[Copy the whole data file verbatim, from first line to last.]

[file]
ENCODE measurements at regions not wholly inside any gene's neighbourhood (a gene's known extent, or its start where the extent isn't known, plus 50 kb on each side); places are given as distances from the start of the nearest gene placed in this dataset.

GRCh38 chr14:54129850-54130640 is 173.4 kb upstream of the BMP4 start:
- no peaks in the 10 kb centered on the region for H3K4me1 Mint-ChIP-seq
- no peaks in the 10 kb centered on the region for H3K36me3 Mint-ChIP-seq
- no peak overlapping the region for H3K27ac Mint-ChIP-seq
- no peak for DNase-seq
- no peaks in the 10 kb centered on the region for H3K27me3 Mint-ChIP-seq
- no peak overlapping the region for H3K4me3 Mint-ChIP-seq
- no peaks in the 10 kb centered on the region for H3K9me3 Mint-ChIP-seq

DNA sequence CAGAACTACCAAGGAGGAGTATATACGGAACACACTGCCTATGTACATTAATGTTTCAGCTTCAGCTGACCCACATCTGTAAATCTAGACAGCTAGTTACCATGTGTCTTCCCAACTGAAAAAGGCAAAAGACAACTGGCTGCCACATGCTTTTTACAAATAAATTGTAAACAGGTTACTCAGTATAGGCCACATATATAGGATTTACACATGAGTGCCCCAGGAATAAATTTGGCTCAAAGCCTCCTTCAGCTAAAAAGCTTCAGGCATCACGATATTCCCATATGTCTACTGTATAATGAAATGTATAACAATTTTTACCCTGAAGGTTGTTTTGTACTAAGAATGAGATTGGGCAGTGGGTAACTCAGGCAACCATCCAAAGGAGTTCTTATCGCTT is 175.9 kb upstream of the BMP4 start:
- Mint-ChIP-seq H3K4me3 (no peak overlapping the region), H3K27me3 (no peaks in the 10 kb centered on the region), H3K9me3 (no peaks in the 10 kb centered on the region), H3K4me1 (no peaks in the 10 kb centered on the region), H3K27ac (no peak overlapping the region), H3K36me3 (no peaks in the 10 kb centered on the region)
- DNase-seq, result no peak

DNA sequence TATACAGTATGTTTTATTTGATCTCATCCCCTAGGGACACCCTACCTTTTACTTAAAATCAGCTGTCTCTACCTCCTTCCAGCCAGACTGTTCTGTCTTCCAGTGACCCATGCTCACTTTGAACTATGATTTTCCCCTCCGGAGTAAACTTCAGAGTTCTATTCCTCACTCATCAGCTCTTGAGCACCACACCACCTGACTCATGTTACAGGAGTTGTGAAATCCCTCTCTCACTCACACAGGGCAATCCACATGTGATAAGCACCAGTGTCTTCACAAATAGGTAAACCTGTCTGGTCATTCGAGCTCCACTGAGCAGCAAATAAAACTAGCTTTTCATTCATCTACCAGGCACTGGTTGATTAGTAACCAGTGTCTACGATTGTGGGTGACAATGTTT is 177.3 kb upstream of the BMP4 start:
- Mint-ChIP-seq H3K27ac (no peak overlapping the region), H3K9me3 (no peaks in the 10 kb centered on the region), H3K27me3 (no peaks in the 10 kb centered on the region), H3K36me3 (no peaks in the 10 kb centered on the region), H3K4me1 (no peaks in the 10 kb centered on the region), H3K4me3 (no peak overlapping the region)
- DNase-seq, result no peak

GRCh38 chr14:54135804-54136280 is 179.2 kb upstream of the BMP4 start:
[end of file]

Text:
ENCODE measurements at regions not wholly inside any gene's neighbourhood (a gene's known extent, or its start where the extent isn't known, plus 50 kb on each side); places are given as distances from the start of the nearest gene placed in this dataset.

GRCh38 chr14:54129850-54130640 is 173.4 kb upstream of the BMP4 start:
- no peaks in the 10 kb centered on the region for H3K4me1 Mint-ChIP-seq
- no peaks in the 10 kb centered on the region for H3K36me3 Mint-ChIP-seq
- no peak overlapping the region for H3K27ac Mint-ChIP-seq
- no peak for DNase-seq
- no peaks in the 10 kb centered on the region for H3K27me3 Mint-ChIP-seq
- no peak overlapping the region for H3K4me3 Mint-ChIP-seq
- no peaks in the 10 kb centered on the region for H3K9me3 Mint-ChIP-seq

DNA sequence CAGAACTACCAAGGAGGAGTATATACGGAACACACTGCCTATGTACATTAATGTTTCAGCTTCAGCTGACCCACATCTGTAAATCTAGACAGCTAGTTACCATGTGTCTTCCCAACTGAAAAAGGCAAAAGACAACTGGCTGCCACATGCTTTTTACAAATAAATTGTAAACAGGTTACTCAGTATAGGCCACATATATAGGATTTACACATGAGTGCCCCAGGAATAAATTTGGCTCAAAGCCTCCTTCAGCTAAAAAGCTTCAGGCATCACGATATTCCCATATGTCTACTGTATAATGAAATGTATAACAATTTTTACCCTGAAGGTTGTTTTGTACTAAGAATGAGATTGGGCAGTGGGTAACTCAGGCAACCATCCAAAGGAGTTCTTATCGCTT is 175.9 kb upstream of the BMP4 start:
- Mint-ChIP-seq H3K4me3 (no peak overlapping the region), H3K27me3 (no peaks in the 10 kb centered on the region), H3K9me3 (no peaks in the 10 kb centered on the region), H3K4me1 (no peaks in the 10 kb centered on the region), H3K27ac (no peak overlapping the region), H3K36me3 (no peaks in the 10 kb centered on the region)
- DNase-seq, result no peak

DNA sequence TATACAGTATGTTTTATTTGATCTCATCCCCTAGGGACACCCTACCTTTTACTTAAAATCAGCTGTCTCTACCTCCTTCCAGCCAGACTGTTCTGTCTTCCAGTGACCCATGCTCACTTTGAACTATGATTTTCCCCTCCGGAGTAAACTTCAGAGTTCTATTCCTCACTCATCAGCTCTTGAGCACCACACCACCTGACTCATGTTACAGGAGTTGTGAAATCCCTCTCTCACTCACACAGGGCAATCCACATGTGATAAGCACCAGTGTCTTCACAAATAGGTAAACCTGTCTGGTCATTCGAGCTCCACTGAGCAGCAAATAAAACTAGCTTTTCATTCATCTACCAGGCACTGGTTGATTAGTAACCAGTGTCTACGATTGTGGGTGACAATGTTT is 177.3 kb upstream of the BMP4 start:
- Mint-ChIP-seq H3K27ac (no peak overlapping the region), H3K9me3 (no peaks in the 10 kb centered on the region), H3K27me3 (no peaks in the 10 kb centered on the region), H3K36me3 (no peaks in the 10 kb centered on the region), H3K4me1 (no peaks in the 10 kb centered on the region), H3K4me3 (no peak overlapping the region)
- DNase-seq, result no peak

GRCh38 chr14:54135804-54136280 is 179.2 kb upstream of the BMP4 start: